September 4, 2011 (Al Jazeera)
September 4, 2011 (Al Jazeera)
Libya’s revolutionary leaders say that negotiations over a peaceful handover in the loyalist town of Bani Walid, 150km southeast of the capital Tripoli, have collapsed and fighters have surrounded the city.
Al Jazeera’s Sue Turton, reporting from near Bani Walid on Sunday, said that negotiations have collapsed and the revolutionary fighters are hoping the people in the town will rise up against supporters of Muammar Gaddafi, the deposed Libyan leader.
“The negotiations are dead and buried,” she said.
Earlier on Sunday, speaking in the eastern city of Benghazi, Bani said that revolutionaries were in control of key strategic points around the city.
“There was fighting in Bani Walid, now I can say our revolutionaries have control of some important points around Bani Walid. And they are raising the independence flag over there,” Bani said. “Soon Bani Walid will be liberated completely.”
Al Jazeera’s Andrew Simmons, reporting from As Saddadah, southeast of Tripoi, said he had heard reports of fighting within Bani Walid.
“This could be that that there are sleeper groups in that town [of Bani Walid] who are very much supporting the revolution and have started to rise in some parts of the town,” he said.
Al Jazeera’s Turton said NTC fighters outside Bani Walid estimate the number of Gaddafi troops remaining in the town at less than 100.
“This is aside from the Gaddafi loyalists who we’ve heard have come out, who are manning checkpoints … civilians who have weapons,” she said. “But as for actual Gaddafi troops, they’re saying no more than 100.”
Meanwhile, Ahmed Bani, the National Transitional Council’s [NTC] military spokesperson, confirmed to Al Jazeera that Gaddafi’s son Khamis and Muhammad, the son of the former spy chief Abdullah Senussi, had been killed.
Khamis had died in flighting close to Tripoli and was buried near Bani Walid.
Bani Walid has been speculated to be a possible refuge for Gaddafi and other members of his family.
Abdulrazzak Naduri, an NTC military commander in nearby Tarhuna, told the Reuters news agency that one of Gaddafi son’s, Saadi, was in the town while another, Saif al-Islam, had recently fled.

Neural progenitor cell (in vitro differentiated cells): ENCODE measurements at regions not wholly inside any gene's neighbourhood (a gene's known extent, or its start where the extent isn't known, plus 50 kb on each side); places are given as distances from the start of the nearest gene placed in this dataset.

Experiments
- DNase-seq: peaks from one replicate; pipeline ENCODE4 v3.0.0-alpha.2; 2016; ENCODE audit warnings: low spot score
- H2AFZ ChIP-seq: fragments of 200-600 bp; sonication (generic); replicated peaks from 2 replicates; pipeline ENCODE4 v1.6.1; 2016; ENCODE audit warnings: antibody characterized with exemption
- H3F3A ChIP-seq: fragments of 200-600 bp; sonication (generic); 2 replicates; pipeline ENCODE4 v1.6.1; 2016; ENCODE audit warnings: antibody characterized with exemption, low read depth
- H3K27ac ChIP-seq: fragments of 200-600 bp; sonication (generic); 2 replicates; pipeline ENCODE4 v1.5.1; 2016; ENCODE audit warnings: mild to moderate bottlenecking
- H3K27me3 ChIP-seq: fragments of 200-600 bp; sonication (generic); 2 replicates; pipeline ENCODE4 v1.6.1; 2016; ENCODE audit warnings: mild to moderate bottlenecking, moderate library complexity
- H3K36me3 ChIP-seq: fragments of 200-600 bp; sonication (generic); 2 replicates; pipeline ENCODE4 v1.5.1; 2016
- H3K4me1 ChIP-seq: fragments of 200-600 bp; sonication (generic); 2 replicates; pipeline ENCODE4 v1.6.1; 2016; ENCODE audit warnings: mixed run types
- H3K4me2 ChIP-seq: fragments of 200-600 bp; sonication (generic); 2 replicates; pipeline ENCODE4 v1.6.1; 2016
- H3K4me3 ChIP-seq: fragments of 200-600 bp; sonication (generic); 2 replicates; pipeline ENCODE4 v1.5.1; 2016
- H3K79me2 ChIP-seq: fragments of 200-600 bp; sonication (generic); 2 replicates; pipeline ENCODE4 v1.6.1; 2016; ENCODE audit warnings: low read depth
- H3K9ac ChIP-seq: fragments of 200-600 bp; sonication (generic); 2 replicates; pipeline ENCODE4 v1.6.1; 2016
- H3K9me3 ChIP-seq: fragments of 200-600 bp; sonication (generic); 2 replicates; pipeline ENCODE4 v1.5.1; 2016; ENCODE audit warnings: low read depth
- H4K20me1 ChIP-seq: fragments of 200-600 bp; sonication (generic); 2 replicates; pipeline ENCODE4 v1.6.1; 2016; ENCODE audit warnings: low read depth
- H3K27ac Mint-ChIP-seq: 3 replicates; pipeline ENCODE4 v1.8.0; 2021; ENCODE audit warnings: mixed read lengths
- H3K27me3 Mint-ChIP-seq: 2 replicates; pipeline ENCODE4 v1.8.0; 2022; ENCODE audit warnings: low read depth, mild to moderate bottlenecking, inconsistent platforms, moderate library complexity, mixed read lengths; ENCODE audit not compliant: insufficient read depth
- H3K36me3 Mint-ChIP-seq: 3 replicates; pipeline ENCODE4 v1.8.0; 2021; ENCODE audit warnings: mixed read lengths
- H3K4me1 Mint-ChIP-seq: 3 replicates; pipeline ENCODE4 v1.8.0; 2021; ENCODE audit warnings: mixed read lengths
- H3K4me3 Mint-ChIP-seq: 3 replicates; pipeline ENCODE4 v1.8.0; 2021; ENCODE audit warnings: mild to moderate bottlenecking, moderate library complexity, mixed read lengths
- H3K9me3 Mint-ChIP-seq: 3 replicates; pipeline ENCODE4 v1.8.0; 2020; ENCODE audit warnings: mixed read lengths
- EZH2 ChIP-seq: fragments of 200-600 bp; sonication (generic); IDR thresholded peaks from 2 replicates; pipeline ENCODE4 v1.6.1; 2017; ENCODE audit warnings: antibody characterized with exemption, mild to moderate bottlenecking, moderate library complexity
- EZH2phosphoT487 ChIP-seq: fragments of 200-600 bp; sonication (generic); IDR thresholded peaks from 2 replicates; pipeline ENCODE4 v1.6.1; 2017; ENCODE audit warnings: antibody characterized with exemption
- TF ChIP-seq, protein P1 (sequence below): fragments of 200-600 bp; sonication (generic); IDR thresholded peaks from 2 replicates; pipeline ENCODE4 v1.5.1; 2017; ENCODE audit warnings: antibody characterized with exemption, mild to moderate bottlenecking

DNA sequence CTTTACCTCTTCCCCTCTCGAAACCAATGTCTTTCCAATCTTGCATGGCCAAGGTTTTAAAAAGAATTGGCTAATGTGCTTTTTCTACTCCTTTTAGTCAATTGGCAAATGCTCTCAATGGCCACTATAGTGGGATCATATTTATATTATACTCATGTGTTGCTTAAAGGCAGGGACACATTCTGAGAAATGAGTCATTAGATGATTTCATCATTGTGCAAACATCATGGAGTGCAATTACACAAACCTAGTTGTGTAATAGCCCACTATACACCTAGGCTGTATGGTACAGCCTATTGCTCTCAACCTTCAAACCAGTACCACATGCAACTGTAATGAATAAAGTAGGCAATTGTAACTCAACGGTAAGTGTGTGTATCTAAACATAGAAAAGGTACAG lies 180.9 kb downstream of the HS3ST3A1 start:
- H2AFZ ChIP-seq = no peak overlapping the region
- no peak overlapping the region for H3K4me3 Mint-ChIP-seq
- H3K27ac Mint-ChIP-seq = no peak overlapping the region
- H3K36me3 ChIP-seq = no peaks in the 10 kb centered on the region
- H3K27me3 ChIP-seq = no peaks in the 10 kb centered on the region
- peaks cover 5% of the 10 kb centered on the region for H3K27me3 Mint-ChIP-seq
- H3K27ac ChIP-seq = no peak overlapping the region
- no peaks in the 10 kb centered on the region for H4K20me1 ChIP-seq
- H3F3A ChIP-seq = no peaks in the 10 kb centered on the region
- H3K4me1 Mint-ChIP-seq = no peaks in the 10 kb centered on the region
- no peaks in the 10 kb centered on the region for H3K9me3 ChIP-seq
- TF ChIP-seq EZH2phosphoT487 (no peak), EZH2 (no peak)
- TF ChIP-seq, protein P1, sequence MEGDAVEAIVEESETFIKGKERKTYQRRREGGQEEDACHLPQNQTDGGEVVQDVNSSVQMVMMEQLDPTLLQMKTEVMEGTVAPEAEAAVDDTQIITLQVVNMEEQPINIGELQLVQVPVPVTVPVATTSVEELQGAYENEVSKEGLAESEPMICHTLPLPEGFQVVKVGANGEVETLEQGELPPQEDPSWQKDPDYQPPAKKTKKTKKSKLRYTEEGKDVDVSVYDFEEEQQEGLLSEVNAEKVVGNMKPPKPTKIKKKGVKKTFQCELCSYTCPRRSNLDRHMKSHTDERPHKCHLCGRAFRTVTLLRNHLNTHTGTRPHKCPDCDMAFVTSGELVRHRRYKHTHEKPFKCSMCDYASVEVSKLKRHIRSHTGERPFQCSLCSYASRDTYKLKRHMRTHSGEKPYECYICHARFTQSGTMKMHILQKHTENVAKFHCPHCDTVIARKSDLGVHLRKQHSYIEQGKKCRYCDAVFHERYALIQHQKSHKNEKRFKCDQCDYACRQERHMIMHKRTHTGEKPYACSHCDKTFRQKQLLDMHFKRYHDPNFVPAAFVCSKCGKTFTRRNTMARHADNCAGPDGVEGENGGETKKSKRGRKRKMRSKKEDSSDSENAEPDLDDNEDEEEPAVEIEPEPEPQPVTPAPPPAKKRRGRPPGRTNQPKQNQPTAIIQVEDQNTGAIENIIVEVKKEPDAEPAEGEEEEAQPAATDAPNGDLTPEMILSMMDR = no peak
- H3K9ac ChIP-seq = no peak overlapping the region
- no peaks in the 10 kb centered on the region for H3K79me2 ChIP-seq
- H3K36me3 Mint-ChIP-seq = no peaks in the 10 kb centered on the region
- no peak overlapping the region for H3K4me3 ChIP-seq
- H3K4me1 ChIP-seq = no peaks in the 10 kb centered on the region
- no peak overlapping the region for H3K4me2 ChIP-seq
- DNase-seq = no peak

Asked if Gaddafi was in the town, as claimed by NTC military commanders, Ali Tarhouni, the NTC’s oil minister said: “As for Gaddafi himself … we know where he is.”
The city, along with Sirte on the Mediterranean coast and Sabha deep in the Sahara desert, are the last pockets of Gaddafi support.
“What the NTC are hoping for Bani Walid, if they manage to get a settlement there, [is] that it will be the model for the other two [cities],” our correspondent said.
Gaddafi’s spokesperson has dismissed suggestions that Bani Walid was about to surrender and insisted that tribal leaders there were still loyal to the deposed leader.
“Bani Walid is a major city hosting one of the biggest tribes in Libya who have declared their allegiance to the leader and they refused all approaches for negotiation with the Transitional Council,” Moussa Ibrahim told Reuters in a telephone interview.
Click here for more of Al Jazeera’s special coverage
Ibrahim said Gaddafi was “in a safe place surrounded by many people who are prepared to protect him”.
A special envoy for Ban Ki-moon, the UN secretary general, arrived in Tripoli on Saturday to deliver a message that the world body was ready to assist in re-establishing security after the nearly seven-month uprising that toppled Gaddafi.
Ian Martin, the UN special adviser, told Reuters on Sunday that Libya’s election process needs to begin soon and the proliferation of weapons is a “major concern”.
“I am here now to discuss with the National Transitional Council how the United Nations can be most helpful in the future,” he said on arrival.
Martin arrived amid questions about the UN’s future role in the country, particularly about whether a peacekeeping mission will be necessary.
“I think the future leaders of Libya face a very big challenge, they have already shown the ways in which they are ready to tackle that challenge and it will be the commitment of the United Nations to assist them in any way they ask.”